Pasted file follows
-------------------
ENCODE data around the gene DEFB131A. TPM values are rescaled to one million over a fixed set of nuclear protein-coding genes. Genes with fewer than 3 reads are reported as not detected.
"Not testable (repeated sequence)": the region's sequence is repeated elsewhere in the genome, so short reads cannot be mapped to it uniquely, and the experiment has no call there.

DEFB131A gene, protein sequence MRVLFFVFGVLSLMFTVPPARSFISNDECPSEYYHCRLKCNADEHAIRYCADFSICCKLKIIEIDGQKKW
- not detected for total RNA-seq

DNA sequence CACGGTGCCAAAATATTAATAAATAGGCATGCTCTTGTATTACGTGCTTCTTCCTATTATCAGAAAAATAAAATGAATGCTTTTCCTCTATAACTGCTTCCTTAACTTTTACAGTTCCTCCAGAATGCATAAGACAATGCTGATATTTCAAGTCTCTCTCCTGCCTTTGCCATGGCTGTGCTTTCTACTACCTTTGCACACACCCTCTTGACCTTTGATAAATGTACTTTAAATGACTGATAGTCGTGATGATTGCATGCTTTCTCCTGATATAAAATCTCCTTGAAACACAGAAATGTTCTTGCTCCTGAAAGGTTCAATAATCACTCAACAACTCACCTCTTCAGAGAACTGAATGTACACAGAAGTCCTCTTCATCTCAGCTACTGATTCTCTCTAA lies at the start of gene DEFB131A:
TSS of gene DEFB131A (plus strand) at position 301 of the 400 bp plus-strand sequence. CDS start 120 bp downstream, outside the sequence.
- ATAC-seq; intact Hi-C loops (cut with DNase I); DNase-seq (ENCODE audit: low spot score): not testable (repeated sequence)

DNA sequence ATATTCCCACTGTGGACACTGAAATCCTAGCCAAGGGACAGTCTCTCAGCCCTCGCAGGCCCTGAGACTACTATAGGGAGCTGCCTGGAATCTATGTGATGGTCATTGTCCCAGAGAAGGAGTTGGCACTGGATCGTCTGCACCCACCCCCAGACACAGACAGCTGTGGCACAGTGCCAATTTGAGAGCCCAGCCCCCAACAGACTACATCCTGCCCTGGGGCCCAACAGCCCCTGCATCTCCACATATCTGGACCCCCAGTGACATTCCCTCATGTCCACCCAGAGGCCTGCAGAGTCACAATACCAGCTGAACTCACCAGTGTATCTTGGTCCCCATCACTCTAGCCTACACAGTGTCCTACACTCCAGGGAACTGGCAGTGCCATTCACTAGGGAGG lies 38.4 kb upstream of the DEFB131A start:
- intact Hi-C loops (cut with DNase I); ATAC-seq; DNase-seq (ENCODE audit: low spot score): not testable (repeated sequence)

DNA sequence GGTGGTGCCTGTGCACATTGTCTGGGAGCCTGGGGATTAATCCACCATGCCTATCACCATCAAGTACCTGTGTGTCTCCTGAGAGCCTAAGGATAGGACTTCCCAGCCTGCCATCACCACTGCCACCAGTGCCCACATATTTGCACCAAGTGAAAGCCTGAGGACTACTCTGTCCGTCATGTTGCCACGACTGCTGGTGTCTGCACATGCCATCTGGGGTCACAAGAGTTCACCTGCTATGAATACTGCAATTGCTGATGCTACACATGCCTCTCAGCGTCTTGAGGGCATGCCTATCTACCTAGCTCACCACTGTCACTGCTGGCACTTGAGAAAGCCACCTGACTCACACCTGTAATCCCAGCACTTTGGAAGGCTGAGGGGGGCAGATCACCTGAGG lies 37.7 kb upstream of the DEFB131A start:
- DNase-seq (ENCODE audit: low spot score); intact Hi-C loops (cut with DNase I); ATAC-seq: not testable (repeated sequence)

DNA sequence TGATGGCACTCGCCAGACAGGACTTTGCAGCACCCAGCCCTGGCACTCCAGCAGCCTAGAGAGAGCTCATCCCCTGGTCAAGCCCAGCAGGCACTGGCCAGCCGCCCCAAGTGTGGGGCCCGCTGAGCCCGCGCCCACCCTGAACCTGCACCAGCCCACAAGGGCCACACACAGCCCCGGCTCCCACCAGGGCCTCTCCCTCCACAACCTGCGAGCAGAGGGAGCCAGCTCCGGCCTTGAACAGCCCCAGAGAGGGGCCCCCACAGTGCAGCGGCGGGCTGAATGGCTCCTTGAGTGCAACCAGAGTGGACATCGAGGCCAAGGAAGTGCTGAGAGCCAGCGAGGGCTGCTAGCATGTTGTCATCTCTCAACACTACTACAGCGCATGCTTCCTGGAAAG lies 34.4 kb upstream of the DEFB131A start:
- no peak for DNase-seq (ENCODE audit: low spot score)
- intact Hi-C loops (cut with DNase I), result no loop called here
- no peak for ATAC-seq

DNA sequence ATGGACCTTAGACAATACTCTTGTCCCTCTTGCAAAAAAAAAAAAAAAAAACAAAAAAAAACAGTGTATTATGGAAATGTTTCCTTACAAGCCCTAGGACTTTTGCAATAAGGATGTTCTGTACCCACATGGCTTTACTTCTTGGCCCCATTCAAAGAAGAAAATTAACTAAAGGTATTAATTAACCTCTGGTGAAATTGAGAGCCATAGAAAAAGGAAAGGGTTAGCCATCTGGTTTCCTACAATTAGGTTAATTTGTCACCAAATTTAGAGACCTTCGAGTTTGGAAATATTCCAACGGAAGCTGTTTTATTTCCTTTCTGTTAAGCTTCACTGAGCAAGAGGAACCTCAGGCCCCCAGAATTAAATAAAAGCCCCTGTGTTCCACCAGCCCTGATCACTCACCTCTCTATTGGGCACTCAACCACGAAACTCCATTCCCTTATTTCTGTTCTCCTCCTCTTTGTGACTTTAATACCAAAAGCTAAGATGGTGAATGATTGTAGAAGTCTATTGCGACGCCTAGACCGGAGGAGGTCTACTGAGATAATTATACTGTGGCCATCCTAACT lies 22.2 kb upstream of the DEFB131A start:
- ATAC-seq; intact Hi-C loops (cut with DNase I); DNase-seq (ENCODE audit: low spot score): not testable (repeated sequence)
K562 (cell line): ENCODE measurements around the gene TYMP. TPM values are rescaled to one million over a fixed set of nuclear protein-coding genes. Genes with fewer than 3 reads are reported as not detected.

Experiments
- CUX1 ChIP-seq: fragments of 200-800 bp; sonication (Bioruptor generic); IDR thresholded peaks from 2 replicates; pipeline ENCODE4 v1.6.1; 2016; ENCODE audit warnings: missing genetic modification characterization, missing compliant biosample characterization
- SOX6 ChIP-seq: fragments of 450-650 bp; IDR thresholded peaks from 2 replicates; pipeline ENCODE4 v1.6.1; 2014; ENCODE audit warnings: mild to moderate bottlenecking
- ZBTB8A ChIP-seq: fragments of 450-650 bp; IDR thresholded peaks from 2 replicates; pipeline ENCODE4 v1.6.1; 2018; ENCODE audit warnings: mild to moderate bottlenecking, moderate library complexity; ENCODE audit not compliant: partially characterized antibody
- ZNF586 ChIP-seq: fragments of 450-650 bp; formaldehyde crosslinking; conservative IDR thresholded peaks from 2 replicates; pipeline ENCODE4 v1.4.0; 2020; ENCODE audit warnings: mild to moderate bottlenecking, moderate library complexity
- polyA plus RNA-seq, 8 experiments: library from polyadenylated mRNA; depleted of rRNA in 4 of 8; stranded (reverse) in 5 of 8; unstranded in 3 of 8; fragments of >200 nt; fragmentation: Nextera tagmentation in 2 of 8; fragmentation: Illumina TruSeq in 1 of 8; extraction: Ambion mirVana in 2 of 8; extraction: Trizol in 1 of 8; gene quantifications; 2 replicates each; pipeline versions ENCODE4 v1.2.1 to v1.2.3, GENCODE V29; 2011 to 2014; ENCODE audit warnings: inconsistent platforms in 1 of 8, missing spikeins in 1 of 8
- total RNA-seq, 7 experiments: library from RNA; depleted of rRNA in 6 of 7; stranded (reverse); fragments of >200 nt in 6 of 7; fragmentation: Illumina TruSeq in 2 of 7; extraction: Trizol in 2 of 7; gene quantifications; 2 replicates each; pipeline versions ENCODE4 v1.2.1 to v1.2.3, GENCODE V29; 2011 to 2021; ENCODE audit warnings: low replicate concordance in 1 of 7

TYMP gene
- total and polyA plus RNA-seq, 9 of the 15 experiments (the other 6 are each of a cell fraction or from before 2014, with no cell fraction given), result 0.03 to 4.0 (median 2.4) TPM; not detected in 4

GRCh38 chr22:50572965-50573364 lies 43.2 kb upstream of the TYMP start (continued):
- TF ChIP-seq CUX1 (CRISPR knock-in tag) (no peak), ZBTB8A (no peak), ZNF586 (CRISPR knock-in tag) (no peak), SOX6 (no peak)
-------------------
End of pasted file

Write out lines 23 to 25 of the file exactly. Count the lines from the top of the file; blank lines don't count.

- ZNF586 ChIP-seq: fragments of 450-650 bp; formaldehyde crosslinking; conservative IDR thresholded peaks from 2 replicates; pipeline ENCODE4 v1.4.0; 2020; ENCODE audit warnings: mild to moderate bottlenecking, moderate library complexity
- polyA plus RNA-seq, 8 experiments: library from polyadenylated mRNA; depleted of rRNA in 4 of 8; stranded (reverse) in 5 of 8; unstranded in 3 of 8; fragments of >200 nt; fragmentation: Nextera tagmentation in 2 of 8; fragmentation: Illumina TruSeq in 1 of 8; extraction: Ambion mirVana in 2 of 8; extraction: Trizol in 1 of 8; gene quantifications; 2 replicates each; pipeline versions ENCODE4 v1.2.1 to v1.2.3, GENCODE V29; 2011 to 2014; ENCODE audit warnings: inconsistent platforms in 1 of 8, missing spikeins in 1 of 8
- total RNA-seq, 7 experiments: library from RNA; depleted of rRNA in 6 of 7; stranded (reverse); fragments of >200 nt in 6 of 7; fragmentation: Illumina TruSeq in 2 of 7; extraction: Trizol in 2 of 7; gene quantifications; 2 replicates each; pipeline versions ENCODE4 v1.2.1 to v1.2.3, GENCODE V29; 2011 to 2021; ENCODE audit warnings: low replicate concordance in 1 of 7